10 March 2021

Canada's Crown: more than a symbol

Following the explosive interview with Prince Harry and Meghan Markle earlier in the week, Canadians and citizens of other Commonwealth realms may be rethinking their ties to the Crown. After a royal scandal, we can almost always count on someone, usually at The Toronto Star, to write an op-ed piece advocating that we scrap the monarchy and adopt an elected head of state. Thus it is refreshing to read this analysis at CBC News by Aaron Wherry: Time for Canada to retire the Queen? It's not that simple. An excerpt:

Any move to cut ties with the monarchy would, for instance, likely bring with it renewed calls for an elected head of state. That might seem like the sort of thing any respectable nation should have in 2021. But the possible future implications for the rest of Canada's political system should not be ignored.

One recent argument for an elected head of state suggested that an elected governor general would have an "independent mandate" to refuse problematic requests from the prime minister to prorogue Parliament — the sort of requests that have emerged from time to time in recent years. Maybe that would be an improvement over the current situation, in which the governor general intervenes only when absolutely necessary to ensure the continued functioning of Canadian democracy.

But how long would it be before an elected governor general decided they had a "mandate" to refuse to grant royal assent to a controversial piece of legislation? Would anything necessarily prevent an elected governor general from becoming a competing power centre to rival the prime minister?

Wherry is correct. Grafting an office based on a different set of assumptions onto our own constitutional system would put it at considerable risk. Our Fathers of Confederation had no intention of creating a democracy pure and simple. Following the ancient western tradition of the mixed constitution, they established a popularly-elected House of Commons but deemed it best to preserve the monarchical and aristocratic elements of the English constitution to make for a better balance than what they observed south of the border.* Indeed the most stable nations in the world are constitutional monarchies, while presidential republics based on the American model have an unfortunate tendency to become dictatorships with the passage of time. Erdoğan's Turkey since 2017 is the latest unhappy example of this at work. We Canadians ought not to be quick to discard a system that has worked so well for us over a century and a half.

That said, I do believe that Canada's constitution could do with some tweaking here and there. I am not so fearful of a governor general, representing the Queen, denying a prime minister his wish, as the latter's power is insufficiently checked by even his own parliamentary caucus. Much of this lack of accountability is, in fact, due to what seems to me to be misguided efforts to democratize the leadership selection process within a party. I agree with Peter Aucoin, Mark D. Jarvis, and Lori Turnbull that election of a party's leader should be returned to the parliamentary caucus and that a code should be drawn up indicating when it is and is not appropriate for a governor general to deny a prime minister's advice relative to prorogation and dissolution of parliament.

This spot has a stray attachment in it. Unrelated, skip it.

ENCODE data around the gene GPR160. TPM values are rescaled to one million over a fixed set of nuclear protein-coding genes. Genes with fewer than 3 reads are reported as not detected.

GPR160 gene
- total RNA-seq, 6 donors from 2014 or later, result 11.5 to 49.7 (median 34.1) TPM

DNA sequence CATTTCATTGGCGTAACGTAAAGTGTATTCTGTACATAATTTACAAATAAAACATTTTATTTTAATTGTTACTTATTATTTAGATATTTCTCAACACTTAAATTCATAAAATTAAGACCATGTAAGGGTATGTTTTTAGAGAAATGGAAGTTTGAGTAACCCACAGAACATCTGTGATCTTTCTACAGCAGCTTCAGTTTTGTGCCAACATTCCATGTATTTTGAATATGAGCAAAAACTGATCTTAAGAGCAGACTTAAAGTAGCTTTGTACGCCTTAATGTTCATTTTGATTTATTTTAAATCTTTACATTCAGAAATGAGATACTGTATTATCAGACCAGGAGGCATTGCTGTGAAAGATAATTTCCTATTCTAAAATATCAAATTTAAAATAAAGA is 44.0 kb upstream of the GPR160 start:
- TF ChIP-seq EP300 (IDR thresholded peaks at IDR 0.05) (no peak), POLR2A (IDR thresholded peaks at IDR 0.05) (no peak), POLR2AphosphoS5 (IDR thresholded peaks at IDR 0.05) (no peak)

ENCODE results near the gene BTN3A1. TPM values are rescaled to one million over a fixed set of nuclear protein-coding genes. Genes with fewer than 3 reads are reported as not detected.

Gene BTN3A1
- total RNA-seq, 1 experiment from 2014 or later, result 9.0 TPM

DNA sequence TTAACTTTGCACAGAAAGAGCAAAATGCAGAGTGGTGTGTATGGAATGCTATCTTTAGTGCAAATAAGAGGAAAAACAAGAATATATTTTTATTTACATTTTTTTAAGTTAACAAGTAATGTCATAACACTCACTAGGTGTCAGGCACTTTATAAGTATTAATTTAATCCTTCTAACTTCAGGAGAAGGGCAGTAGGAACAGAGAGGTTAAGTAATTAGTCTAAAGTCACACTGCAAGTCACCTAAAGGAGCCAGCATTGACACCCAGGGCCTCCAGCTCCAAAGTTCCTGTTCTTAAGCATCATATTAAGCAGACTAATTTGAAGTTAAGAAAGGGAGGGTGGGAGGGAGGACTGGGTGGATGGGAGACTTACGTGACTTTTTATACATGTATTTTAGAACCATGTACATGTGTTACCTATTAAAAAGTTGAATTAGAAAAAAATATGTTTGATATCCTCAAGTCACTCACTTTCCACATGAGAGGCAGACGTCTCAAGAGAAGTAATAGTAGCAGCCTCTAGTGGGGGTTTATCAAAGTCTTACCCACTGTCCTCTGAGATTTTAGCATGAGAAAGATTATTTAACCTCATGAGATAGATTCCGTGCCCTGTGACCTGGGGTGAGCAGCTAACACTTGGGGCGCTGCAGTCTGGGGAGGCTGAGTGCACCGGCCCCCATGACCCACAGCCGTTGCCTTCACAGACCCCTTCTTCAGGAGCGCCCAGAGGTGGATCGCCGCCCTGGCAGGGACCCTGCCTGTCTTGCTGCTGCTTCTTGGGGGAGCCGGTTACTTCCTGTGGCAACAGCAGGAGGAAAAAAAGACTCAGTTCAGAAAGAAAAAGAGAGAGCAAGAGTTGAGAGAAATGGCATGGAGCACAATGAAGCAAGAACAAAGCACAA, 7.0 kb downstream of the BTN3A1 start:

Because I did not grow up in Canada, I am not a sentimental monarchist. I do love the Queen, and I believe she has been an exemplary constitutional monarch. Yet the reason for retaining the institution has more to do with its pivotal place in our system of government. J. R. Mallory expresses it well:

The justification for the monarchy in Canada must rest, in the end, not on its symbolic and emotive value, but on its practical place in a rational system of government. Its real virtues are therefore twofold. In the first place, it denies to political leaders the full splendour of their power and the excessive aggrandizement of their persons which come from the undisturbed occupancy of the centre of the stage. The symbolic value of the face of the leader on the postage stamp, the open and undisguised role of the leader and redeemer of the people, are hints of the threatened presence of the one-party state. These are dangers which still lurk for even the most civilized and stable democracy. In the second place, the physical presence of the head of state (or her personal representative, the Governor General) in the process of ratifying great decisions is in itself a check on the ultimate power of elected politicians, against whom the checks of periodic elections and imperfect parliamentary scrutiny are not always sufficient. With this prudent separation of roles we are unlikely to share the agonizing trauma felt by many Americans during the Nixon years. To them impeachment of a president seemed perilously close to regicide. In Canada we can accept the necessary removal of a Prime Minister without such qualms (42-3).

Nearly half a century later Mallory's defence of constitutional monarchy retains its validity, especially after Americans were still proving reluctant to remove a president who had openly incited an insurrection two months ago.

The royal family is not perfect. The Queen's "heirs and successors" may not live up to her deep sense of duty undoubtedly inspired by her Christian faith. Nevertheless, we could do a lot worse. Canadians would be wise to be grateful for what we have: a system of government that consistently places us near the top of the small list of the best countries in the world to live in.

* See Janet Ajzenstat, et al., ed., Canada's Founding Debates (Toronto: Stoddart, 1999; University of Toronto Press, 2003), for statements favouring the mixed constitution.

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